Setting up short positions is efficient in the derivatives market compared with the spot market. But within the derivatives market, which is more efficient: options or futures? This week, we discuss two factors you must consider when deciding between shorting options and futures — margins and expected returns.

The trade-off

Futures have symmetrical payoff. That means futures move nearly one-to-one with the underlying on the upside and the downside. Options do not move one-to-one with the underlying. But options offer asymmetric payoff — upside potential is greater than downside risk. This argument, however, holds for only long option positions. For short position in calls, the maximum gain is much lower than the maximum loss; the maximum gain is restricted to the option premium collected at the time of initiating the position.

This leads us to the first factor. The expected return on futures is the difference between the short futures price and the price target. You must compare this with the premium collected on the short call and typically prefer the position that offers you higher expected return. But there is additional factor to consider for options. The time value of an option becomes zero at expiry. This is important because one source of return on your short call is time decay, which refers to the decline in time value with each passing day. This means the maximum gain on your short call can be achieved only at expiry. But what if the underlying hits your price target well before expiry? You will have to buy the option to close your short position. This means lower gains compared with achieving the price target at expiry.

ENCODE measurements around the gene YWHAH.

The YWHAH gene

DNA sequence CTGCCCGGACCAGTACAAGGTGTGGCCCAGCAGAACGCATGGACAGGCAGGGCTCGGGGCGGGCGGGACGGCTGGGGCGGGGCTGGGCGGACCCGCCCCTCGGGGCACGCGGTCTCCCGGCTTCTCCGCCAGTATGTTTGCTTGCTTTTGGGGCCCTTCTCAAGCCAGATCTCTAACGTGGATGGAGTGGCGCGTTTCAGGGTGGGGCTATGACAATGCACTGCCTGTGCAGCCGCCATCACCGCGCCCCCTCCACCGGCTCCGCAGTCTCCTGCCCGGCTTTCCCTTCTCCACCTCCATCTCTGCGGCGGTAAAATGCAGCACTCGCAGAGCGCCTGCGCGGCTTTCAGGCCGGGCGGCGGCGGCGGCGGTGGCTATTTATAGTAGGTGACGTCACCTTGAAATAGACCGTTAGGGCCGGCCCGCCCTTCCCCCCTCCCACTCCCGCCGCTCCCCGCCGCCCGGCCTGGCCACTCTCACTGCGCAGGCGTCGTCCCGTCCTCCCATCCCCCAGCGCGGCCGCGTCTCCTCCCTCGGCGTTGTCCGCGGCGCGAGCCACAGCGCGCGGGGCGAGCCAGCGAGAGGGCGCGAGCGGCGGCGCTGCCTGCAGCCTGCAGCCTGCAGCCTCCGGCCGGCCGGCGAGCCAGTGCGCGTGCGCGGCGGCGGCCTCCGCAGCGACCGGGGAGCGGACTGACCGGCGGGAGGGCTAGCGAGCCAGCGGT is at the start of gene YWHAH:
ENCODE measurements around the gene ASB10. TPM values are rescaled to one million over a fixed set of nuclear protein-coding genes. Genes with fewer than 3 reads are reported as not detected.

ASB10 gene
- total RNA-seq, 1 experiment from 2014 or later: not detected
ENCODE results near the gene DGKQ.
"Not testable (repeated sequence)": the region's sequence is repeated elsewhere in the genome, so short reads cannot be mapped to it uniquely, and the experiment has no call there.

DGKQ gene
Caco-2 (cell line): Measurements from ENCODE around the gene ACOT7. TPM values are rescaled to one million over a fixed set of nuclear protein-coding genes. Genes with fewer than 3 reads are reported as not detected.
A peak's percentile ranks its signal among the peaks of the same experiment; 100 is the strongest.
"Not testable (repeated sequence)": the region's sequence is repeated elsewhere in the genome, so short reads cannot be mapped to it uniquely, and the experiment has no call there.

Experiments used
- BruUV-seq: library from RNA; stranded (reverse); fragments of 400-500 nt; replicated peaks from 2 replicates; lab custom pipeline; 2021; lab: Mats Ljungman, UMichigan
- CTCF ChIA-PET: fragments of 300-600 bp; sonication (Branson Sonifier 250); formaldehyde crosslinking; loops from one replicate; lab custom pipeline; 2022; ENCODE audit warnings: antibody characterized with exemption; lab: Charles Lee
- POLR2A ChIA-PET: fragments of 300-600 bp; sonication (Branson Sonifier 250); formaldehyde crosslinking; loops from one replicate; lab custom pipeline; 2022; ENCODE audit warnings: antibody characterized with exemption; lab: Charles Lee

Then, there is the second factor. Futures, whether long or short position, requires initial margin. Long option positions require upfront premium, but short options require initial margin. These margin requirements are large. For instance, a short position on the near-month 19700 Nifty call will require about ₹1.10 lakh, similar to the margin requirement on the near-month Nifty futures contract. Given that the margin requirements are not significantly different, you must consider the return in relation to the capital employed for the strategy. Given that the maximum gain on short call is restricted to the premium, it could be optimal to setup short futures position instead of a naked short call position.

Take note
A short position on the near-month 19700 Nifty call will require about ₹1.10 lakh, similar to the margin requirement on the near-month Nifty futures contract
Optional reading

You could control the high risk of a naked short call by setting up a bear call spread (short lower strike call, long higher strike call). A bear spread will carry lower risk and lower initial margin because the short call is covered by the higher strike long call. But the expected gains will also be lower, just the net credit. If you are a frequent trader with disciplined approach to taking losses, short futures position is typically preferable; it provides one-to-one movement with the underlying and does not depend on whether the price target is reached immediately or at expiry.

The author offers training programmes for individuals to manage their personal investments